Travel Time, Pukka places on ‘party isle’

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From the water or the air, setting sight for the first time on the Greek island of Mykonos can be a rude shock: its barren windswept hills, erosion and rocky granite outcrops are not what the brochures lead tourists to expect.

Disappointment instantly turns to charm, though, once the visitor alights, immersed in the daily buzz: the island comes to life with quaint fishing dinghies bobbing on moorings; bustling seaside tavernas; unbroken chains of ancient blue-and-whitewashed buildings draped with scarlet and purple bougainvillea, standing each side of a canyon of winding, intriguing cobblestone alleys so narrow pedestrians find themselves obliged at points to step sideways in order to edge past each other. When the thatched roofs and stick-like blades of the island’s trademark 16th century windmills come into view on the near horizon, their chalky silhouettes marching in a row up a hill overlooking the ocean, the atmosphere generated by the built environment is energising, exciting. Add in the beaches and clear blue waters of the Aegean and the experience is complete.

Mykonos earned the title “party island” back when wealthy last-century jetsetters like Jackie Kennedy, Ari Onassis, Grace Kelly, Brigitte Bardot, Elizabeth Taylor and Marlon Brando arrived by yacht. That label’s been perpetuated more recently by cool good-time rich kids who also favour the island’s Spanish cousin across the Mediterranean, Ibiza. And so the vibe du jour has come to extend from a culture of traditional dancing to music made on authentic handcrafted instruments while enjoying mezze of grilled calamari, dolmades and olives and downing shots of chilled ouzo … to beautiful public beaches often disfigured by crushing crowds of the younger pleasure-seeking set determinedly uninhibited, loud, boozing and dancing all night long to noisy beats amplified beyond comfortable tolerance. Visitors not part of this in-crowd are often repelled from hoping for a quiet spot on the sand or any possibility of enjoying the simple delights of snorkelling or beachcombing.

Yet there’s another side to Mykonos not immediately apparent to the casual observer, of private luxury enclaves, without chaos or crassness. See the sublime serenity conveyed by the picture above, of a guest lapping at leisure towards The Royal Myconian Resort’s swim-up bar. The hotel’s one of ten on the island marketed as a cache of intimate-scale premium properties in prime locations, The Myconian Group, at www.myconiancollection.gr. The group had its beginnings 40 years ago when local couple George and Elefteria Daktylides built their first hotel literally from the ground up, with a Caterpillar loader. Today the hotels are run by their four sons, graduates of the famed Swiss hotel school system. Each property offers a distinctive ambience, and various rates; all boast “unparalleled comfort and lavish amenities for discerning guests” such as in spacious suites with individual pools or spas, gourmet restauration, personal chefs, helicopter tours and so on. Three of the group are members of the esteemed Relais & Chateau collection, a further two meet the standards of their Leading Hotels of the World designation and another belongs to Small Luxury Hotels of the World. The new tenth hotel opens with the 2019 season, in May.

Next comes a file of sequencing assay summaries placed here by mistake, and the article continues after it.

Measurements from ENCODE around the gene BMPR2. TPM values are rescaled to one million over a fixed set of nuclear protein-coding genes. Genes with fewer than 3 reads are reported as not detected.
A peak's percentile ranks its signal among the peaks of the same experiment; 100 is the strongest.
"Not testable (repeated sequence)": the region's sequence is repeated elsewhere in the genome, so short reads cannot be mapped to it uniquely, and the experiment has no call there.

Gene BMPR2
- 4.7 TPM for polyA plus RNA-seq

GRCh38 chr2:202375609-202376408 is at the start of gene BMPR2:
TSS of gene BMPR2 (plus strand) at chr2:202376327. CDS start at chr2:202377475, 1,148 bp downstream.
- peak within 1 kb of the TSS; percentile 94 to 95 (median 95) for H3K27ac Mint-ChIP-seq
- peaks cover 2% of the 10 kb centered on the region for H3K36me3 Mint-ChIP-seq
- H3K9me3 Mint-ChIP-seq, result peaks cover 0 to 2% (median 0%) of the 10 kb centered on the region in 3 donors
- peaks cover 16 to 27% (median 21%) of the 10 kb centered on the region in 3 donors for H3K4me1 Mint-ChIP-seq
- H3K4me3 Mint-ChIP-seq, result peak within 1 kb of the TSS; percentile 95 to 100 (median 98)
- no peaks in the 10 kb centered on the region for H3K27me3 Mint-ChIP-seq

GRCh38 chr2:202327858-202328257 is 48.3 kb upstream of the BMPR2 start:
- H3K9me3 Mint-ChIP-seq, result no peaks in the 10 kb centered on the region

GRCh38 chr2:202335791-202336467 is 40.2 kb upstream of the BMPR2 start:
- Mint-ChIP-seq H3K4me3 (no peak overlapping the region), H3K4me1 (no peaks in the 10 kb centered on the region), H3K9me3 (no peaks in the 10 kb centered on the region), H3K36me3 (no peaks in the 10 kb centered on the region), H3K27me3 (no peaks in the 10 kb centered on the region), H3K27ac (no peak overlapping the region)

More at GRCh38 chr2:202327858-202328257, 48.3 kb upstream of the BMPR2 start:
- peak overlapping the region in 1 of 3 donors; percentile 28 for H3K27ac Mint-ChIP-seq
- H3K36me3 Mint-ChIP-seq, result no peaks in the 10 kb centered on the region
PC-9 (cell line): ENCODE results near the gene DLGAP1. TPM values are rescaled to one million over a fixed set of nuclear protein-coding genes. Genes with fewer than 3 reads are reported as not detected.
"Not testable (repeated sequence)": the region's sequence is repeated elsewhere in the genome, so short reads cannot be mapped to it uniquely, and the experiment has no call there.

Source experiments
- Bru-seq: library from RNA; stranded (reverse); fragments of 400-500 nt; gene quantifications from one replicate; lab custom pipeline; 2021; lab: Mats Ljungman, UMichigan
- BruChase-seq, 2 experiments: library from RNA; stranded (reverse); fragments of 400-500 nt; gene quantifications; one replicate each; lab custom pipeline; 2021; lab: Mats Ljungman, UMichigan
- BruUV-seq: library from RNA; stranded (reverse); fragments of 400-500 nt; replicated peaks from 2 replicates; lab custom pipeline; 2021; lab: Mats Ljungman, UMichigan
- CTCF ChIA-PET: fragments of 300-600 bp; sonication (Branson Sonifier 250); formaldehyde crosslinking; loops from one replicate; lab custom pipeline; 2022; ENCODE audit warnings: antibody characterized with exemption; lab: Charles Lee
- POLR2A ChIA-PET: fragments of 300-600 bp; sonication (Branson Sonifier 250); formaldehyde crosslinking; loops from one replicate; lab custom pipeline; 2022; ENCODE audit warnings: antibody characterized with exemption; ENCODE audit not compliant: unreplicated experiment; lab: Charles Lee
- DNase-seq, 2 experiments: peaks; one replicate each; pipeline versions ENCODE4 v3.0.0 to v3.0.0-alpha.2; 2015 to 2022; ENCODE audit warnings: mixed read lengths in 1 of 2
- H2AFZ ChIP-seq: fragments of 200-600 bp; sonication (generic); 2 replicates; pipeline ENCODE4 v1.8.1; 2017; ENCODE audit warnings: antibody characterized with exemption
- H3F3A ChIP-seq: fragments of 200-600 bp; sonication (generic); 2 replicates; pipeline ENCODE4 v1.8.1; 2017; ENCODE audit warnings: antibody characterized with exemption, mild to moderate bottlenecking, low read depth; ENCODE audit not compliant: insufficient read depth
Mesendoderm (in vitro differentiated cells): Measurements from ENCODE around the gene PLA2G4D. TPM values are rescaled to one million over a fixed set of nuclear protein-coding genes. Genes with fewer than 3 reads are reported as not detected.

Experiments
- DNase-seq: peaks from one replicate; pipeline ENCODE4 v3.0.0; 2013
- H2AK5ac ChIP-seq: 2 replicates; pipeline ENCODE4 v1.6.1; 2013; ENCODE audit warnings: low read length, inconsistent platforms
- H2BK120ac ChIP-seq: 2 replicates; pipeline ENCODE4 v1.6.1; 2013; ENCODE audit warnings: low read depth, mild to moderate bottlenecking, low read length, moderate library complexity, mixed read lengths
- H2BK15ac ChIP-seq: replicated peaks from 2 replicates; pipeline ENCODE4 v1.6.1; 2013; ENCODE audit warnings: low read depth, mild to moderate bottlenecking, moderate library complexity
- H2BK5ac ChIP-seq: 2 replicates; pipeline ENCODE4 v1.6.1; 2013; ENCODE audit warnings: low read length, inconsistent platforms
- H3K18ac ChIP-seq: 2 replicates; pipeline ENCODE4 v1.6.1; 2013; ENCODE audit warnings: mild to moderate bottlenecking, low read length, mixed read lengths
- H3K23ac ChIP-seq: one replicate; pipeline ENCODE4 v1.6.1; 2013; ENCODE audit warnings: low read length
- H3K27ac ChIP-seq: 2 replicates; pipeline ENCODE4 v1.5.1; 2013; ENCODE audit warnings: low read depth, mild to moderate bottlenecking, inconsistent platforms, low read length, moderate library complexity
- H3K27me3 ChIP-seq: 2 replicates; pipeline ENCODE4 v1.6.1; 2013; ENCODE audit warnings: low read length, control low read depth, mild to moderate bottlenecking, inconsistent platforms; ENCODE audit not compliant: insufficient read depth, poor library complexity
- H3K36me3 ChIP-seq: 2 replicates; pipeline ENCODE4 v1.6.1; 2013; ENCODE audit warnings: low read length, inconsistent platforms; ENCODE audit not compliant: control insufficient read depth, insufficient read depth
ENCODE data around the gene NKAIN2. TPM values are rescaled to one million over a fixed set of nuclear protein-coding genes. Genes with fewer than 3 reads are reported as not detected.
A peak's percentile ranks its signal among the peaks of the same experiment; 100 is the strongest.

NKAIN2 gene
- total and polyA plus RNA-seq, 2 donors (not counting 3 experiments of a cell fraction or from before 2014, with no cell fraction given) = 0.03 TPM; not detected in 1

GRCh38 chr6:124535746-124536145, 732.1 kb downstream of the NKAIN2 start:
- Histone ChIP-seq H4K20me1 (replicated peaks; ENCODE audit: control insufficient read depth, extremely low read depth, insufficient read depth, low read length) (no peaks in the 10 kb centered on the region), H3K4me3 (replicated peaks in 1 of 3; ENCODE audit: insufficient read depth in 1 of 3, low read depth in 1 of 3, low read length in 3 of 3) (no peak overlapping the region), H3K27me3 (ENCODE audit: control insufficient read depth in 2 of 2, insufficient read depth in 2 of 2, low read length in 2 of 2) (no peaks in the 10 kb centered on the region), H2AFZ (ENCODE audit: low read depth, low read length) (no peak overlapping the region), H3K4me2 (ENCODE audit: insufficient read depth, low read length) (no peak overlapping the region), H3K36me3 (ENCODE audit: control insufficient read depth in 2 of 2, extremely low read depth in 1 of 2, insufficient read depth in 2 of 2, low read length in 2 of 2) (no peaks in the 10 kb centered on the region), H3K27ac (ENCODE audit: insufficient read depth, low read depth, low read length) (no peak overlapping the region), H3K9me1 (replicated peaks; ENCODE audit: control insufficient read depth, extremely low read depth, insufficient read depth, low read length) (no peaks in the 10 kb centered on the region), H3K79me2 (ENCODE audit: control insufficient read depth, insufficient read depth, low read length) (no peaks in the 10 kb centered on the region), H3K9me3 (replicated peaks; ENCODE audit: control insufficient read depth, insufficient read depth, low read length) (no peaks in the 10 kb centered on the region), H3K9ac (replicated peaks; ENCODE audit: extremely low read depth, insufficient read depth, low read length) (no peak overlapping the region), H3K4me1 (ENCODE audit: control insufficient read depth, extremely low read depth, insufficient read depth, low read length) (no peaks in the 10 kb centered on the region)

All this excellence may seem pricey, but it’s surprisingly affordable early in the northern summering season. (The peak is June-September; shoulder around April-May and October.) For some dates still available next month and up to mid-May I noted nightly rates the euro-equivalent of $246 for the most affordable rooms, with bonuses: that’s around half the price of a good hotel in downtown Sydney or Melbourne. Naturally rates rise in the peak months and for the more luxuriously-appointed suites but even so are comparable with other “spoil yourself” anniversary, wedding or honeymoon destinations such as Bora Bora and the Maldives. Getting there is possible via Qatar Airways, transiting Doha, direct then to Mykonos. (So, in season, avoiding Athens.) I’ve seen one-way economy fares in the $500-600s but this is one itinerary definitely best left to your local travel agent. Given the flying time from Australia, arrange to stop over in Doha. Opa!

Susie Boswell, Travel Editor

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